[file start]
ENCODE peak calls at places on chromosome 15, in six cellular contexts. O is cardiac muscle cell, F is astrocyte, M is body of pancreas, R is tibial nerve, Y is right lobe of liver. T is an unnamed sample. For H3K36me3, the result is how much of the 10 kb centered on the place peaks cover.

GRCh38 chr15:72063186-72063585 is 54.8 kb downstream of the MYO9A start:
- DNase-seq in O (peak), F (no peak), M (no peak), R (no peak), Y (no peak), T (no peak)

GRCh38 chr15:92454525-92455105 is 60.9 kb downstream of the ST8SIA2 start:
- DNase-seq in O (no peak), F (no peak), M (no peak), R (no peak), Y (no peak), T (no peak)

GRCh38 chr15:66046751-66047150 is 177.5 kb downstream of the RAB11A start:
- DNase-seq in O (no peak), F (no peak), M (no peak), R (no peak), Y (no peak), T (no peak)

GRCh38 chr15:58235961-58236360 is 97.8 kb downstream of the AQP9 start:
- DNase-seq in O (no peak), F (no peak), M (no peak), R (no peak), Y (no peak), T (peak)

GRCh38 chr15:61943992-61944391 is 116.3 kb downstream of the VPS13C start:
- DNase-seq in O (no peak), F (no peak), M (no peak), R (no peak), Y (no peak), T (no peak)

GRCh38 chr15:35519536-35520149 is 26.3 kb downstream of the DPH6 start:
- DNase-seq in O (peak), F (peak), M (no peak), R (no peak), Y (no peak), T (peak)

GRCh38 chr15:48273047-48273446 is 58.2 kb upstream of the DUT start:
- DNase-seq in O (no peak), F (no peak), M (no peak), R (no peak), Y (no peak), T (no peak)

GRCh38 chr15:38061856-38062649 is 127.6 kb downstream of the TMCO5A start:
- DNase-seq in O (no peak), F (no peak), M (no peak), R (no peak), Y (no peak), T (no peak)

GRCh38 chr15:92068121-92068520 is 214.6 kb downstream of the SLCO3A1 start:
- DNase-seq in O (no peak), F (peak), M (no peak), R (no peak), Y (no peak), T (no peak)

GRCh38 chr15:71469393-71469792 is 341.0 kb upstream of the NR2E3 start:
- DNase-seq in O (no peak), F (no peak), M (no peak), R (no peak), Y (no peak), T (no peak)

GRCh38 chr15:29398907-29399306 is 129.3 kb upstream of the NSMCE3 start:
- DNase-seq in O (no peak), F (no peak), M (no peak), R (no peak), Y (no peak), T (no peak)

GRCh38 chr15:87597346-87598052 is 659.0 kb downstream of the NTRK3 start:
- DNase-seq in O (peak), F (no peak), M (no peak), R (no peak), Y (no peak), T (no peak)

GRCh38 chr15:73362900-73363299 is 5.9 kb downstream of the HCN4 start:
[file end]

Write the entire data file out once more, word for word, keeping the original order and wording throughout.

ENCODE peak calls at places on chromosome 15, in six cellular contexts. O is cardiac muscle cell, F is astrocyte, M is body of pancreas, R is tibial nerve, Y is right lobe of liver. T is an unnamed sample. For H3K36me3, the result is how much of the 10 kb centered on the place peaks cover.

GRCh38 chr15:72063186-72063585 is 54.8 kb downstream of the MYO9A start:
- DNase-seq in O (peak), F (no peak), M (no peak), R (no peak), Y (no peak), T (no peak)

GRCh38 chr15:92454525-92455105 is 60.9 kb downstream of the ST8SIA2 start:
- DNase-seq in O (no peak), F (no peak), M (no peak), R (no peak), Y (no peak), T (no peak)

GRCh38 chr15:66046751-66047150 is 177.5 kb downstream of the RAB11A start:
- DNase-seq in O (no peak), F (no peak), M (no peak), R (no peak), Y (no peak), T (no peak)

GRCh38 chr15:58235961-58236360 is 97.8 kb downstream of the AQP9 start:
- DNase-seq in O (no peak), F (no peak), M (no peak), R (no peak), Y (no peak), T (peak)

GRCh38 chr15:61943992-61944391 is 116.3 kb downstream of the VPS13C start:
- DNase-seq in O (no peak), F (no peak), M (no peak), R (no peak), Y (no peak), T (no peak)

GRCh38 chr15:35519536-35520149 is 26.3 kb downstream of the DPH6 start:
- DNase-seq in O (peak), F (peak), M (no peak), R (no peak), Y (no peak), T (peak)

GRCh38 chr15:48273047-48273446 is 58.2 kb upstream of the DUT start:
- DNase-seq in O (no peak), F (no peak), M (no peak), R (no peak), Y (no peak), T (no peak)

GRCh38 chr15:38061856-38062649 is 127.6 kb downstream of the TMCO5A start:
- DNase-seq in O (no peak), F (no peak), M (no peak), R (no peak), Y (no peak), T (no peak)

GRCh38 chr15:92068121-92068520 is 214.6 kb downstream of the SLCO3A1 start:
- DNase-seq in O (no peak), F (peak), M (no peak), R (no peak), Y (no peak), T (no peak)

GRCh38 chr15:71469393-71469792 is 341.0 kb upstream of the NR2E3 start:
- DNase-seq in O (no peak), F (no peak), M (no peak), R (no peak), Y (no peak), T (no peak)

GRCh38 chr15:29398907-29399306 is 129.3 kb upstream of the NSMCE3 start:
- DNase-seq in O (no peak), F (no peak), M (no peak), R (no peak), Y (no peak), T (no peak)

GRCh38 chr15:87597346-87598052 is 659.0 kb downstream of the NTRK3 start:
- DNase-seq in O (peak), F (no peak), M (no peak), R (no peak), Y (no peak), T (no peak)

GRCh38 chr15:73362900-73363299 is 5.9 kb downstream of the HCN4 start: